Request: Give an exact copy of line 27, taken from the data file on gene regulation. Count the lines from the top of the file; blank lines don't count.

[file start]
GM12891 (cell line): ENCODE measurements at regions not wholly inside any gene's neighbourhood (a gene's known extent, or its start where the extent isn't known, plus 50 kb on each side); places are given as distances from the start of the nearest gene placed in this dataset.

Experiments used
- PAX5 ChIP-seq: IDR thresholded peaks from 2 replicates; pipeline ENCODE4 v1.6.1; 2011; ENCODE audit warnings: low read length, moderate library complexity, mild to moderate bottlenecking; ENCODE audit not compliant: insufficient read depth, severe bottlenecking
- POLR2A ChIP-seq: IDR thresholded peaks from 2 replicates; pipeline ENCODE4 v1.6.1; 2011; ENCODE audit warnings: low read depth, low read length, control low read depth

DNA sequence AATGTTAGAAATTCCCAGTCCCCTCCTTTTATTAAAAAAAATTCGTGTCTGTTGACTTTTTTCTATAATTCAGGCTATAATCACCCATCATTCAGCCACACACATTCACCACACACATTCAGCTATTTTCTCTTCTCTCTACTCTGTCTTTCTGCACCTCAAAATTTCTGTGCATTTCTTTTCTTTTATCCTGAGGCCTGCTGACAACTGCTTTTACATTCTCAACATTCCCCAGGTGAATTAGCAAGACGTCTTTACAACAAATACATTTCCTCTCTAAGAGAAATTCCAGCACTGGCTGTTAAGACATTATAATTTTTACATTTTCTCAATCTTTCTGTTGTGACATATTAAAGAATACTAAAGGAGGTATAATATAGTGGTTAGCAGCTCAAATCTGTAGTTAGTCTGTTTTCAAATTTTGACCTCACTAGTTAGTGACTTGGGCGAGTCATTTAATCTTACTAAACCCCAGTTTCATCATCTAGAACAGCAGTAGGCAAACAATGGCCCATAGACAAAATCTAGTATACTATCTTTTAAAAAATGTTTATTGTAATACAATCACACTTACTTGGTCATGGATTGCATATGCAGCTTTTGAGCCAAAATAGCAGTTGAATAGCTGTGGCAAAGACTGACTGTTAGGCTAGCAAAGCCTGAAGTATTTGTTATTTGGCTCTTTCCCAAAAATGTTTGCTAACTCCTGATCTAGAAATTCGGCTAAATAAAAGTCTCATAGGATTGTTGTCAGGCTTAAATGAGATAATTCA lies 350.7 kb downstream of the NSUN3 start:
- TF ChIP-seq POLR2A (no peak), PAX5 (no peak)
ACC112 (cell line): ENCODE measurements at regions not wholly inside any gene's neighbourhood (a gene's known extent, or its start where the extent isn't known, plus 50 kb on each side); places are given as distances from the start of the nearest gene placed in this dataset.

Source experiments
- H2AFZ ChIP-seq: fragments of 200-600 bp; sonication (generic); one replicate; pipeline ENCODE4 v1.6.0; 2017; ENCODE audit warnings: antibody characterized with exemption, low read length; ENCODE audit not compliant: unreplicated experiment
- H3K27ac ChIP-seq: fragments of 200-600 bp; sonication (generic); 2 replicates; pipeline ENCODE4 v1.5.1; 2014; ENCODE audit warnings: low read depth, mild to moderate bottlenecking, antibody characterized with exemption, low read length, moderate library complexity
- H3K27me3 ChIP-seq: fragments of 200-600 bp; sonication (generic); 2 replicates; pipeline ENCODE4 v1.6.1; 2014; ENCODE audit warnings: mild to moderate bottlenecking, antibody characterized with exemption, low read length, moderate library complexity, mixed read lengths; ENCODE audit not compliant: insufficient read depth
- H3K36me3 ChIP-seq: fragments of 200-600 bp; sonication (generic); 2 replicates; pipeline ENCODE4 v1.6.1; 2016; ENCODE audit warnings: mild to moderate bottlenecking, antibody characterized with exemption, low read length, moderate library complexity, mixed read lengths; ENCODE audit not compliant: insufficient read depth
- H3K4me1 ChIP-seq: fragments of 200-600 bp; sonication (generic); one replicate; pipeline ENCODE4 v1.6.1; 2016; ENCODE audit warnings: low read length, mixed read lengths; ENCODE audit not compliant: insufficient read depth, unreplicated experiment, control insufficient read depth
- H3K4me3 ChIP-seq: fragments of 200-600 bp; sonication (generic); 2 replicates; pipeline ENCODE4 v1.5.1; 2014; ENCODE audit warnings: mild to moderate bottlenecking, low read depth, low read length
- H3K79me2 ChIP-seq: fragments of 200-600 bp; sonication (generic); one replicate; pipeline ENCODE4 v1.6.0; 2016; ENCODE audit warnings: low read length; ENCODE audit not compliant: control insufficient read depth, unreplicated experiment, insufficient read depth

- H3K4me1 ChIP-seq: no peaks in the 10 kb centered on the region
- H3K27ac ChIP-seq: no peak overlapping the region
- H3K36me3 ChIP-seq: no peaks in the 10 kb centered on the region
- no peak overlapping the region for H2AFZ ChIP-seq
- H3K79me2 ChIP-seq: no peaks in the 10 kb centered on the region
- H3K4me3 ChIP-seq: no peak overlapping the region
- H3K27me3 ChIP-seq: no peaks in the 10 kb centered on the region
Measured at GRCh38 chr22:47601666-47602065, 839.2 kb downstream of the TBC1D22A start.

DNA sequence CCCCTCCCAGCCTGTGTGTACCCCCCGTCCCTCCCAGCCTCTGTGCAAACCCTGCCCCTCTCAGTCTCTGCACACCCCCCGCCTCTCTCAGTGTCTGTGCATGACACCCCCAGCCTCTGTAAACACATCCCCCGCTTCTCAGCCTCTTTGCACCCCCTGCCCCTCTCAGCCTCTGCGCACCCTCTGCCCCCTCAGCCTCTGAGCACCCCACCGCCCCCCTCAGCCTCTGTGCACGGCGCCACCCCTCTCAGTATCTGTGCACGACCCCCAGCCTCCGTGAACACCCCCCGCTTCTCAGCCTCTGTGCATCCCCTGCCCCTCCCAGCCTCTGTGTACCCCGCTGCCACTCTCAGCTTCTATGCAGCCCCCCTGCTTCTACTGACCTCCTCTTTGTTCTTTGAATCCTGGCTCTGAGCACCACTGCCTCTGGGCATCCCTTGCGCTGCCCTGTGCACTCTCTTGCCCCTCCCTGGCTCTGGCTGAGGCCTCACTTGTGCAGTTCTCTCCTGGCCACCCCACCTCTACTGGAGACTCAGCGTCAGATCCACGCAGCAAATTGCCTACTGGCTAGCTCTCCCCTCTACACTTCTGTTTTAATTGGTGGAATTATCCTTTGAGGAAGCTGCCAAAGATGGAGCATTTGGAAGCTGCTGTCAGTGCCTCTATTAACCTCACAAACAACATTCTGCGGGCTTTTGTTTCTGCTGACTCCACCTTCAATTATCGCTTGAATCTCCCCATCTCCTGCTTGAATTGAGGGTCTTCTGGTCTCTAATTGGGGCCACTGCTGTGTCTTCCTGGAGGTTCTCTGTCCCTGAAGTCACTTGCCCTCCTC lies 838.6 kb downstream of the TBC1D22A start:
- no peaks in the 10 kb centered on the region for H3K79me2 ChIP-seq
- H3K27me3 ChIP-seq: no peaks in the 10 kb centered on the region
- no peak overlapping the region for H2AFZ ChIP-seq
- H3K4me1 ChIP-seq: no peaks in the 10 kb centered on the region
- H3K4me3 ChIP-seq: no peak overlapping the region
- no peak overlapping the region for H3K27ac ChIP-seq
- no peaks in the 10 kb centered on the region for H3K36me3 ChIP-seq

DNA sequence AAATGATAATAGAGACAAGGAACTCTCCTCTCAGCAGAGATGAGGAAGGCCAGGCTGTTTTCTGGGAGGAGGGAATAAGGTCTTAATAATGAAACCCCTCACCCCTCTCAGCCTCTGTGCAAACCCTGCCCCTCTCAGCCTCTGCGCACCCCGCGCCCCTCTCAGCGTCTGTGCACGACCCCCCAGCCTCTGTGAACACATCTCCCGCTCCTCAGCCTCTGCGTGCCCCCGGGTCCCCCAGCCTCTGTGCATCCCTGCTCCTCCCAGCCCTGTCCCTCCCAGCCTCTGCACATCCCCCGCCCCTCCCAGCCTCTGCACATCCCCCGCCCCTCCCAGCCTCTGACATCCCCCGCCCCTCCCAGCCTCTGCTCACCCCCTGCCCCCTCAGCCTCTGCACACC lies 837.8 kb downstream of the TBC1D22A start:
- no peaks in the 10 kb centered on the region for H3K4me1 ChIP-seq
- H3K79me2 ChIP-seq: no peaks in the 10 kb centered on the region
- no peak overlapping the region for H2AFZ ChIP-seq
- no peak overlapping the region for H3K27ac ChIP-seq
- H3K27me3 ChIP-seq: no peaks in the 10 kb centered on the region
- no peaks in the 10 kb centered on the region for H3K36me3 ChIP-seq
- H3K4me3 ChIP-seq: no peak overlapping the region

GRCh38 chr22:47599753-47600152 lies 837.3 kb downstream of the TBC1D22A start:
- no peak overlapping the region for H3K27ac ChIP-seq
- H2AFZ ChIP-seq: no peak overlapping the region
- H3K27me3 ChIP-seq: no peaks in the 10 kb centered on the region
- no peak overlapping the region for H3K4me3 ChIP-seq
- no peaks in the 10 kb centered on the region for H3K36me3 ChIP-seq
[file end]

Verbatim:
- no peak overlapping the region for H2AFZ ChIP-seq